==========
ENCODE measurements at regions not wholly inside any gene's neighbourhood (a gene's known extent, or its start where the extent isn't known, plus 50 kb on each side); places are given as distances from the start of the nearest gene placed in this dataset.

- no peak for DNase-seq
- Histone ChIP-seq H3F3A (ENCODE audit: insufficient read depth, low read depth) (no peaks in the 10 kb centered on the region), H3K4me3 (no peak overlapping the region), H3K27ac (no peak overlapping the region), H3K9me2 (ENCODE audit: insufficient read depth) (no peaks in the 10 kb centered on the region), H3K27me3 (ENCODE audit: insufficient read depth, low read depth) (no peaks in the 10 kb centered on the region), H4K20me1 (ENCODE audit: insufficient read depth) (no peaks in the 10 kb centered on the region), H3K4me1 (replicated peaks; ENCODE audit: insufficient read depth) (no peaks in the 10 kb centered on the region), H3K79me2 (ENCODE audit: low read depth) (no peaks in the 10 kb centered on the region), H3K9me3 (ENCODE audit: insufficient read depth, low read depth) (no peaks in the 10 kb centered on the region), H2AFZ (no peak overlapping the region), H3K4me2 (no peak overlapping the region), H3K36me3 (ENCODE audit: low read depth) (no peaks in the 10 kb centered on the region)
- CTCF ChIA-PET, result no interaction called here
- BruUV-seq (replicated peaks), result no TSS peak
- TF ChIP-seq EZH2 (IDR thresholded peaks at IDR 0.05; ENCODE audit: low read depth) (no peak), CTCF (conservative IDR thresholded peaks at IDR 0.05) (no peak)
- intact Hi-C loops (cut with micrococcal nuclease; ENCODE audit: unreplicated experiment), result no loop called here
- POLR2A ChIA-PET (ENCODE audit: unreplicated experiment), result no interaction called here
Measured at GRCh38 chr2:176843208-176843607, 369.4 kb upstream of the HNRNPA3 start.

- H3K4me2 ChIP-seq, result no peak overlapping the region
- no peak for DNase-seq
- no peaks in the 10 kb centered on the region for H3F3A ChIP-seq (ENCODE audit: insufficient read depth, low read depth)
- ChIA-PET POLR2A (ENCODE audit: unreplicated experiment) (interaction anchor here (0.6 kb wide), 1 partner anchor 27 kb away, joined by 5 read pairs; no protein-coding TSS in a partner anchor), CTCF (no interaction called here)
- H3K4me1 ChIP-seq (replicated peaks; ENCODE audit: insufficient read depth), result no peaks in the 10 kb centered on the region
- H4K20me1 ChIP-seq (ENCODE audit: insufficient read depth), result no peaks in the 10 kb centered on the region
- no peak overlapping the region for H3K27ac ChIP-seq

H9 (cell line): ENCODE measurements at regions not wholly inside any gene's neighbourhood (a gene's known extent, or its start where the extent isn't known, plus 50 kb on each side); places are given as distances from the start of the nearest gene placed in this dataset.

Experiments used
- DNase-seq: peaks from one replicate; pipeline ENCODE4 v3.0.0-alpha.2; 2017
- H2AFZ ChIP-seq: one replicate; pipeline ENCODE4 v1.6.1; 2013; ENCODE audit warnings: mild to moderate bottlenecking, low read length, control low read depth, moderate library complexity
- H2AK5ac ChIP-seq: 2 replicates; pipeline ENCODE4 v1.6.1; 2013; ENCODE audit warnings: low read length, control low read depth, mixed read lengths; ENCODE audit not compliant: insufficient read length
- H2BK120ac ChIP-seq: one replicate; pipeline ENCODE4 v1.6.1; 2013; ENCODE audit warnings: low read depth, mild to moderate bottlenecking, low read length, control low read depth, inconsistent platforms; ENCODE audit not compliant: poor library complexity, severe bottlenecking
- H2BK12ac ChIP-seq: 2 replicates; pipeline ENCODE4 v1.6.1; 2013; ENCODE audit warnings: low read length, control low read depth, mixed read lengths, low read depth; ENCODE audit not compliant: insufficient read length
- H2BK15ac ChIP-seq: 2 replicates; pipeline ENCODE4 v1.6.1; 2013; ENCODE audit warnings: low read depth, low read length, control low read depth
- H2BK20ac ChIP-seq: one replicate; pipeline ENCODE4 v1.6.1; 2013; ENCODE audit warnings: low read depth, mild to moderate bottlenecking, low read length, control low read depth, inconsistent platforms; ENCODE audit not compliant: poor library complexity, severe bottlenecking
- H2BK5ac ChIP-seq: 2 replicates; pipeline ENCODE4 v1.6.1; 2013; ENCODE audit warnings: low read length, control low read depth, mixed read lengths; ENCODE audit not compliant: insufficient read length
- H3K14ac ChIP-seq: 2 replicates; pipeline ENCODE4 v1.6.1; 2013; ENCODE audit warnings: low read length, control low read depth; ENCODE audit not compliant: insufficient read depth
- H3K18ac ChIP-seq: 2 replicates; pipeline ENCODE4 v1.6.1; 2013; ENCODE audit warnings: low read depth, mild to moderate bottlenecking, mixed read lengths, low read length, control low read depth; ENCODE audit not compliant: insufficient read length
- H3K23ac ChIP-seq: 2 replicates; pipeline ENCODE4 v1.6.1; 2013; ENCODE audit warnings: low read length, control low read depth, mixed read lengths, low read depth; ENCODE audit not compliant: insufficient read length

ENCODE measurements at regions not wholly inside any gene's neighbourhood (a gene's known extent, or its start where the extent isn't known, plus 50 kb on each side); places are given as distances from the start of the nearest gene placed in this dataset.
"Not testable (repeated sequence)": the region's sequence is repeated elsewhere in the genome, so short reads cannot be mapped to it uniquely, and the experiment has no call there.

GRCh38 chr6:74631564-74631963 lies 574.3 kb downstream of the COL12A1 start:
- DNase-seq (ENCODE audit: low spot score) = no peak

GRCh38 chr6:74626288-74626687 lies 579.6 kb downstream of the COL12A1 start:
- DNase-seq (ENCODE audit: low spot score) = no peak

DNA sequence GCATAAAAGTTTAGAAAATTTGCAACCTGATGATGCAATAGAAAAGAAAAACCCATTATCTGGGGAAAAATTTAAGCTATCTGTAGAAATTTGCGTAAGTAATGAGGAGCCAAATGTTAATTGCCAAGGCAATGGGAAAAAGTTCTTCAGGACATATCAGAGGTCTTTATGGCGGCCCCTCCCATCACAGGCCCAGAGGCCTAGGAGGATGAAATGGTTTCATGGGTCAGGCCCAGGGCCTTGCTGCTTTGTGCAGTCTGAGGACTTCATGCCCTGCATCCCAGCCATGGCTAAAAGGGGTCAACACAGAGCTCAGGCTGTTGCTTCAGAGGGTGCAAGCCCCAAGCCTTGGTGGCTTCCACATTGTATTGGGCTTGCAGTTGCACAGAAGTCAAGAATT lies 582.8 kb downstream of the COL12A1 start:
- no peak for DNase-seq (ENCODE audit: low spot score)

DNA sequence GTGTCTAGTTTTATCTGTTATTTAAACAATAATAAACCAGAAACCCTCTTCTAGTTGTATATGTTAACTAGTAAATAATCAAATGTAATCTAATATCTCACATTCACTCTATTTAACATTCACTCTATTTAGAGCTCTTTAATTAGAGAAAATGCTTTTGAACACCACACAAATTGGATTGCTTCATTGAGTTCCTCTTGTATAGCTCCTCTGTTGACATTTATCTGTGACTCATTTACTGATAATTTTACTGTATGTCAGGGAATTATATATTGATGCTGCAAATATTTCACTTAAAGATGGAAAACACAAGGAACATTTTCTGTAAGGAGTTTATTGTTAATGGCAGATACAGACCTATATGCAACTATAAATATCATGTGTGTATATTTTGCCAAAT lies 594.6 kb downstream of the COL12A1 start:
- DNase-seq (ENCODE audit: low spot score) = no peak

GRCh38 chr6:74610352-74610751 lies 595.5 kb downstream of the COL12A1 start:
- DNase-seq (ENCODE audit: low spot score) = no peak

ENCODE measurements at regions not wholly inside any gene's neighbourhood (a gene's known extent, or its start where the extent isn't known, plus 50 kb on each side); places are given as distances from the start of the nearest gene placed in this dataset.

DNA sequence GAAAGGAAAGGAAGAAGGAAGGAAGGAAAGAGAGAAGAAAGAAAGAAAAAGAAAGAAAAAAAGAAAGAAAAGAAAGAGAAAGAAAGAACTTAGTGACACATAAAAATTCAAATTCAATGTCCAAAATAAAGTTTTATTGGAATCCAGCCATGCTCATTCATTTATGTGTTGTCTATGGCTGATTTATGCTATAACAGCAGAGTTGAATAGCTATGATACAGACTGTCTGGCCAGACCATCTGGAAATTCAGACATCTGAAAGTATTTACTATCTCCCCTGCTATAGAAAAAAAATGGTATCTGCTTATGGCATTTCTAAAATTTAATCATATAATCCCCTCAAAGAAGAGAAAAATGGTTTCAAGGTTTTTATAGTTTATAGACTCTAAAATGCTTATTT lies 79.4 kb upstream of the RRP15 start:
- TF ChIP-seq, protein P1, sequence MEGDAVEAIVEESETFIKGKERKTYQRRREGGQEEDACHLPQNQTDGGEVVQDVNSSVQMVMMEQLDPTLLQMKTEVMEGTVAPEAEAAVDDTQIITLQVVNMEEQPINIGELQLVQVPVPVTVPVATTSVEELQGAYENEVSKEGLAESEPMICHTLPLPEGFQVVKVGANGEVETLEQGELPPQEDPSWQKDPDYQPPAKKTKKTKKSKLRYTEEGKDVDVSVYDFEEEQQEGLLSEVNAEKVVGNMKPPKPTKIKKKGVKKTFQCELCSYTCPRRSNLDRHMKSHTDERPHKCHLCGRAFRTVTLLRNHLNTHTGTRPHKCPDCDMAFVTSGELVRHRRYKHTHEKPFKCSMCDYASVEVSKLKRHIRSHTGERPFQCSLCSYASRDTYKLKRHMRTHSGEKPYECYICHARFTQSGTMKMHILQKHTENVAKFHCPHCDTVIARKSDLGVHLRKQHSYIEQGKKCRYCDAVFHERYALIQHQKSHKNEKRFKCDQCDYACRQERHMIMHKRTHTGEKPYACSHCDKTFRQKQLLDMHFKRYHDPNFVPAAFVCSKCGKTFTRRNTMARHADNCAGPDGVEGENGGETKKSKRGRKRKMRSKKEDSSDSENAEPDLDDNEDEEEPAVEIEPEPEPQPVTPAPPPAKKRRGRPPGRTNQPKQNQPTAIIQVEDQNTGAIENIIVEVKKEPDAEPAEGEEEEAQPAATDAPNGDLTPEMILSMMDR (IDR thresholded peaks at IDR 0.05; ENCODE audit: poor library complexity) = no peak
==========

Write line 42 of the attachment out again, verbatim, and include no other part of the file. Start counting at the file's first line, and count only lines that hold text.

ENCODE measurements at regions not wholly inside any gene's neighbourhood (a gene's known extent, or its start where the extent isn't known, plus 50 kb on each side); places are given as distances from the start of the nearest gene placed in this dataset.